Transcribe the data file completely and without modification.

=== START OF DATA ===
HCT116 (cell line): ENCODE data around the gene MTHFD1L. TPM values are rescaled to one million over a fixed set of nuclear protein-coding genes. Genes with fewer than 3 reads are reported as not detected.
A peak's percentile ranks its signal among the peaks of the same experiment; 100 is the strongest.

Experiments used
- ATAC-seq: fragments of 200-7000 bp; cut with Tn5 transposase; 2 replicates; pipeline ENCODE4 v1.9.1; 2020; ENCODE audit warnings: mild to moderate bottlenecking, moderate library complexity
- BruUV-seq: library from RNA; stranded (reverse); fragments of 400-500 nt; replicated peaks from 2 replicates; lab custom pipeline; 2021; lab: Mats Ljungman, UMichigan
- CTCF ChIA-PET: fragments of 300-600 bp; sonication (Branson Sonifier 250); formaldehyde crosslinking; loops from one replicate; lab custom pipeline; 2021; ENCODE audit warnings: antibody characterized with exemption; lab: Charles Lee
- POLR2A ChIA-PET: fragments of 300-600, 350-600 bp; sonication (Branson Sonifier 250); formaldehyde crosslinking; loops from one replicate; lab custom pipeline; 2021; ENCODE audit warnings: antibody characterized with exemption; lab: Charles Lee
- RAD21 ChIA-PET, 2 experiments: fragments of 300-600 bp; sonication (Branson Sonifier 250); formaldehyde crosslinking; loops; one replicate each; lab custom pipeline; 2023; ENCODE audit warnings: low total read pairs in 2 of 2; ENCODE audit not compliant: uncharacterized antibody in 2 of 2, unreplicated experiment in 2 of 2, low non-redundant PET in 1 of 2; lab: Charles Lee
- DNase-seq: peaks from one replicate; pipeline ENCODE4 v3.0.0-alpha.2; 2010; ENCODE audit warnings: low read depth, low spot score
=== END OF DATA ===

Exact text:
HCT116 (cell line): ENCODE data around the gene MTHFD1L. TPM values are rescaled to one million over a fixed set of nuclear protein-coding genes. Genes with fewer than 3 reads are reported as not detected.
A peak's percentile ranks its signal among the peaks of the same experiment; 100 is the strongest.

Experiments used
- ATAC-seq: fragments of 200-7000 bp; cut with Tn5 transposase; 2 replicates; pipeline ENCODE4 v1.9.1; 2020; ENCODE audit warnings: mild to moderate bottlenecking, moderate library complexity
- BruUV-seq: library from RNA; stranded (reverse); fragments of 400-500 nt; replicated peaks from 2 replicates; lab custom pipeline; 2021; lab: Mats Ljungman, UMichigan
- CTCF ChIA-PET: fragments of 300-600 bp; sonication (Branson Sonifier 250); formaldehyde crosslinking; loops from one replicate; lab custom pipeline; 2021; ENCODE audit warnings: antibody characterized with exemption; lab: Charles Lee
- POLR2A ChIA-PET: fragments of 300-600, 350-600 bp; sonication (Branson Sonifier 250); formaldehyde crosslinking; loops from one replicate; lab custom pipeline; 2021; ENCODE audit warnings: antibody characterized with exemption; lab: Charles Lee
- RAD21 ChIA-PET, 2 experiments: fragments of 300-600 bp; sonication (Branson Sonifier 250); formaldehyde crosslinking; loops; one replicate each; lab custom pipeline; 2023; ENCODE audit warnings: low total read pairs in 2 of 2; ENCODE audit not compliant: uncharacterized antibody in 2 of 2, unreplicated experiment in 2 of 2, low non-redundant PET in 1 of 2; lab: Charles Lee
- DNase-seq: peaks from one replicate; pipeline ENCODE4 v3.0.0-alpha.2; 2010; ENCODE audit warnings: low read depth, low spot score